Do we incur a sin by eating non-vegetarian food ?The answer is yes, we incur a sin when we kill anything be it animals or plants. Also, we inadvertently become party to the sin of any ill-treatment of animals in factory farms and slaughterhouses by eating their meat. People who eat the meat become party to that sin, albeit not as much as the person doing the ill-treating and the killing. People who work in factory farms incur 70% of the sin while the people who eat the meat incur 30% of the sin. In many cases people who work in slaughterhouses are possessed by ghosts and this is one of the reasons for their callous attitude towards animals. The workers get possessed by ghosts because their jobs are in alignment with the preferences of ghosts (demons, devils, negative energies, etc.).The sin in killing plants is much less than in killing animals, as the plants’ comprehension of pain is far less due to their rudimentary mind and intellect.However, if we are doing medium to intense spiritual practice (as per the six basic principles of spiritual practice) we nullify this sin by our daily spiritual practice. Since almost all people do not do spiritual practice in the true sense of the word, these sins do not get nullified. The sin incurred in killing plants and animals is however much less than killing human beings. The reason is that humans have the potential to realise God, and by killing them we take away that opportunity. Among all animals the cow is the most sattvik and the sin incurred when killing animals is maximum when killing a cow.

Do we incur a sin by eating non-vegetarian food ?

The answer is yes, we incur a sin when we kill anything be it animals or plants. Also, we inadvertently become party to the sin of any ill-treatment of animals in factory farms and slaughterhouses by eating their meat. People who eat the meat become party to that sin, albeit not as much as the person doing the ill-treating and the killing. 

People who work in factory farms incur 70% of the sin while the people who eat the meat incur 30% of the sin. In many cases people who work in slaughterhouses are possessed by ghosts and this is one of the reasons for their callous attitude towards animals. The workers get possessed by ghosts because their jobs are in alignment with the preferences of ghosts (demons, devils, negative energies, etc.).

The sin in killing plants is much less than in killing animals, as the plants’ comprehension of pain is far less due to their rudimentary mind and intellect.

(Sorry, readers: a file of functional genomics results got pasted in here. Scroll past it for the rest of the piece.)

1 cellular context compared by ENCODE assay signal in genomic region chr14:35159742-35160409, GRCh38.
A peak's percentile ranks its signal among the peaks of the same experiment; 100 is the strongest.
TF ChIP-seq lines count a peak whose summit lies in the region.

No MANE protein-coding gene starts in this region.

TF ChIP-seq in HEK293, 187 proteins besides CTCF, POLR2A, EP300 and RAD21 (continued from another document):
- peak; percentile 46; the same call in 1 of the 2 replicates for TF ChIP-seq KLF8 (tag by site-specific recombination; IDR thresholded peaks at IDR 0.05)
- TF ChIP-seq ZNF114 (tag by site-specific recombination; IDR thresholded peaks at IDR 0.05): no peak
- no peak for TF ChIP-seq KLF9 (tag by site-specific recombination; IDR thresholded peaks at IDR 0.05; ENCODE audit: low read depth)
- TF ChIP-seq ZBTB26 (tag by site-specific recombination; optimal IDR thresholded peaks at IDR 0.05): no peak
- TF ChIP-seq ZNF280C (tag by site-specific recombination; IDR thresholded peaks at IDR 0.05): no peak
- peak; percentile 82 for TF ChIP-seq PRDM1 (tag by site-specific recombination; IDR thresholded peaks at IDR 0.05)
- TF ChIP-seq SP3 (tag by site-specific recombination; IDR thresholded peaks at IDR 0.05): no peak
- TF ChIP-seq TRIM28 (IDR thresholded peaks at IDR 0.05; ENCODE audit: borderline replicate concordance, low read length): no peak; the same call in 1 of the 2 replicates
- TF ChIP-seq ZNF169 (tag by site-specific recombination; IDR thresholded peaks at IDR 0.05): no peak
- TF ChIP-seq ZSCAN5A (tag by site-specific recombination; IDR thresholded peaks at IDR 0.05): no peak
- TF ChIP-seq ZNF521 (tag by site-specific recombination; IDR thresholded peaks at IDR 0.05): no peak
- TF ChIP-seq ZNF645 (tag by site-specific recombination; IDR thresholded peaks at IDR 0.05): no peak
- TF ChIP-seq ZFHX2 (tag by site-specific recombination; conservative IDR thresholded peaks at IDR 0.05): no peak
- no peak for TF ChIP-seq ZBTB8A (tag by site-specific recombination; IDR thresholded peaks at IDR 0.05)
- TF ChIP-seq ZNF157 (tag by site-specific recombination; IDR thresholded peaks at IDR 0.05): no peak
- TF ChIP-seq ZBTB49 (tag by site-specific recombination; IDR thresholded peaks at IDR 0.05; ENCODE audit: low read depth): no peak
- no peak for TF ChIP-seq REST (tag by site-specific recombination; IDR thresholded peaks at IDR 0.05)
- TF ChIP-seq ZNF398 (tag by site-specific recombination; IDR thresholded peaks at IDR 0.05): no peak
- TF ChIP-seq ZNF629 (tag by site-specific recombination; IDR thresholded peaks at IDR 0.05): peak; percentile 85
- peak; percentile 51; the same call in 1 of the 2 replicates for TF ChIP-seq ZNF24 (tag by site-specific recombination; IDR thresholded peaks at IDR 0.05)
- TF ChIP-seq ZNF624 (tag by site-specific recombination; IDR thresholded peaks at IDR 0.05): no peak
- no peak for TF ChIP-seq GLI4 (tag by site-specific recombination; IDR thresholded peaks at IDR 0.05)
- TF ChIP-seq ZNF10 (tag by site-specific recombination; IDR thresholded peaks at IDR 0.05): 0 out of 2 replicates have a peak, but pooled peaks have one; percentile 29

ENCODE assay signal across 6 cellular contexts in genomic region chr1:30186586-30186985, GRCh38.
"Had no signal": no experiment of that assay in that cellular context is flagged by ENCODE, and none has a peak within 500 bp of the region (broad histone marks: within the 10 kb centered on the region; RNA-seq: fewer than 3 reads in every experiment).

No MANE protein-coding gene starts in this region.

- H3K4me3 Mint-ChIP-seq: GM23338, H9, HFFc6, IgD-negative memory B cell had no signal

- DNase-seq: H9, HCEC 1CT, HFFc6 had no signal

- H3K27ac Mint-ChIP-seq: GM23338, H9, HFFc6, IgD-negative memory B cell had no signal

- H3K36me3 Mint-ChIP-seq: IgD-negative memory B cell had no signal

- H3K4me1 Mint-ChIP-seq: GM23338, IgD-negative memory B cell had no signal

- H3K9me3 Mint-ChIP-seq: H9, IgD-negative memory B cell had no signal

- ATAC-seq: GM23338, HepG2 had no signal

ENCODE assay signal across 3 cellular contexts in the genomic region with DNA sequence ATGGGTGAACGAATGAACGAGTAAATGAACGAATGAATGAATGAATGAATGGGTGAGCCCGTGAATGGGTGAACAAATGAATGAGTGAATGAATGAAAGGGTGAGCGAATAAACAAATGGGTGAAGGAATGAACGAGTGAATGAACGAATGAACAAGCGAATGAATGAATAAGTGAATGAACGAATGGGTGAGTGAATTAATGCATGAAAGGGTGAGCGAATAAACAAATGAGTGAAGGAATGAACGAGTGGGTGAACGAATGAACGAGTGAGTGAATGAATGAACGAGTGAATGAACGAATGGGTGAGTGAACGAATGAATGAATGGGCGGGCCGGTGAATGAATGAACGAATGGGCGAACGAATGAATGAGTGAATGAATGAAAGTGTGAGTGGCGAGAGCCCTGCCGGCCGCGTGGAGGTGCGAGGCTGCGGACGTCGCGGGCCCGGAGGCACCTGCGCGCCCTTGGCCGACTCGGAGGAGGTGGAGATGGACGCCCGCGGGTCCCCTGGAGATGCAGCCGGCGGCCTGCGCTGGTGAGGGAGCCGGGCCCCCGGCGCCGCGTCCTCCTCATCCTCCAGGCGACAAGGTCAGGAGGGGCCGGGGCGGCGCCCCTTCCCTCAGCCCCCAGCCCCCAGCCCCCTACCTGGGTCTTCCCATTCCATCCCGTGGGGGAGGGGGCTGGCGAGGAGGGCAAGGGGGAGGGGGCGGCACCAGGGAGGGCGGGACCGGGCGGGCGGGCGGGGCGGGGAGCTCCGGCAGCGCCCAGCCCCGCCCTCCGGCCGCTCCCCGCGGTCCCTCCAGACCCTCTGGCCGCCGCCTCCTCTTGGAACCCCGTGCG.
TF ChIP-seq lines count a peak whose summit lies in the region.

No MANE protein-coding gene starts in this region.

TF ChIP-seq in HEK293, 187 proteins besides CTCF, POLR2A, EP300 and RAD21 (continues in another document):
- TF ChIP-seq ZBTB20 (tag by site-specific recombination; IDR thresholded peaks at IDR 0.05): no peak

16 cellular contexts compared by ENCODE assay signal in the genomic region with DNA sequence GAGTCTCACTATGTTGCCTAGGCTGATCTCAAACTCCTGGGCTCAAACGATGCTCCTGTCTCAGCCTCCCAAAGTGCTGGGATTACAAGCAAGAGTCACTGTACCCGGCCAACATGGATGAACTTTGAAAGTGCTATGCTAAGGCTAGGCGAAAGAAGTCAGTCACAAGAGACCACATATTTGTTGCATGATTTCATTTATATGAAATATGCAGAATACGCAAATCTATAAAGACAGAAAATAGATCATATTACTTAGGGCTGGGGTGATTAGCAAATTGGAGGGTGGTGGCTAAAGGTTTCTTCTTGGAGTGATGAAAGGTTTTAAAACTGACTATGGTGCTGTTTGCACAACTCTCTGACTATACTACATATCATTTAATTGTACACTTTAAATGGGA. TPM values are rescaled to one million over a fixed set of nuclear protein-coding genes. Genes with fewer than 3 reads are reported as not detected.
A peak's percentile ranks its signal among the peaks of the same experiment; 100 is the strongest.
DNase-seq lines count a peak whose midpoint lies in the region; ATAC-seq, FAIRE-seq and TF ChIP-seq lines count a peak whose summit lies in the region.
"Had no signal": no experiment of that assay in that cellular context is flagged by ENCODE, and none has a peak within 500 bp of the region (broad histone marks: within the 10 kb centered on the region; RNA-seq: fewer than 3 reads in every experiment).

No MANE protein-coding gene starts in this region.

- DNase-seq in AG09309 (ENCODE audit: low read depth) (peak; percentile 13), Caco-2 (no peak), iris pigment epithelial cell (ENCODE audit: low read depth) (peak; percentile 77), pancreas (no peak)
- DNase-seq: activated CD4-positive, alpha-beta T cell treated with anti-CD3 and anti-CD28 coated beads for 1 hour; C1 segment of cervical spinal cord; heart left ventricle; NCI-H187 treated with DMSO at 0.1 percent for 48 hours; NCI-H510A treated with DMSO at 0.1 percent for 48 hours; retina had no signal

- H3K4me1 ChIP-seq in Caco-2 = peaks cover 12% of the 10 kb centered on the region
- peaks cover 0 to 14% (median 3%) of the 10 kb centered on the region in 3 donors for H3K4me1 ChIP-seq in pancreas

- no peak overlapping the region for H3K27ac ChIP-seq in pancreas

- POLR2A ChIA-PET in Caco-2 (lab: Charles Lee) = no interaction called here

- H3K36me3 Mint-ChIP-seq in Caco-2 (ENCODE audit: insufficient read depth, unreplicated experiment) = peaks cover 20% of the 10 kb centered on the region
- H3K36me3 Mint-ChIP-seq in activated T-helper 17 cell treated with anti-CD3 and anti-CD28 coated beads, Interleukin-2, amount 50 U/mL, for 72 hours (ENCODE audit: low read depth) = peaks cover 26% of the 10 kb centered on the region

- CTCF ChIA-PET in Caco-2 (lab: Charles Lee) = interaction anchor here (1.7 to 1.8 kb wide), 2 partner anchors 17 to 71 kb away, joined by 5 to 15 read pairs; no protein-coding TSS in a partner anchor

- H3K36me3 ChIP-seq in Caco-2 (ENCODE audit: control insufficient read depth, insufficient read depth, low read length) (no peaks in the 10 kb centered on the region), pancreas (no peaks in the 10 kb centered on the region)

However, if we are doing medium to intense spiritual practice (as per the six basic principles of spiritual practice) we nullify this sin by our daily spiritual practice. Since almost all people do not do spiritual practice in the true sense of the word, these sins do not get nullified. 

The sin incurred in killing plants and animals is however much less than killing human beings. The reason is that humans have the potential to realise God, and by killing them we take away that opportunity. Among all animals the cow is the most sattvik and the sin incurred when killing animals is maximum when killing a cow.

Why is it said that ‘A mantra should be kept a secret’ ?It is said that mantra should be kept a secret due to the following reasons A. Since each one’s mantra is different one knowing the other’s mantra would not be of any use to the other.B. If one chants another’s mantra wrongly it may prove harmful to him.C. When initiating a seeker with a mantra, the Guru considers his requirements and incorporates His energy into it. When the same mantra is told by that seeker to someone else the latter does not benefit from it as the former does not have spiritual energy. If this happens, then there is a possibility that on hearing the latter’s experience the former may get misled and he too may give up spiritual practice.D. When one has to keep some secret one remembers it incessantly. Similarly when a mantra has to be kept a secret, the chanting of the mantra increases.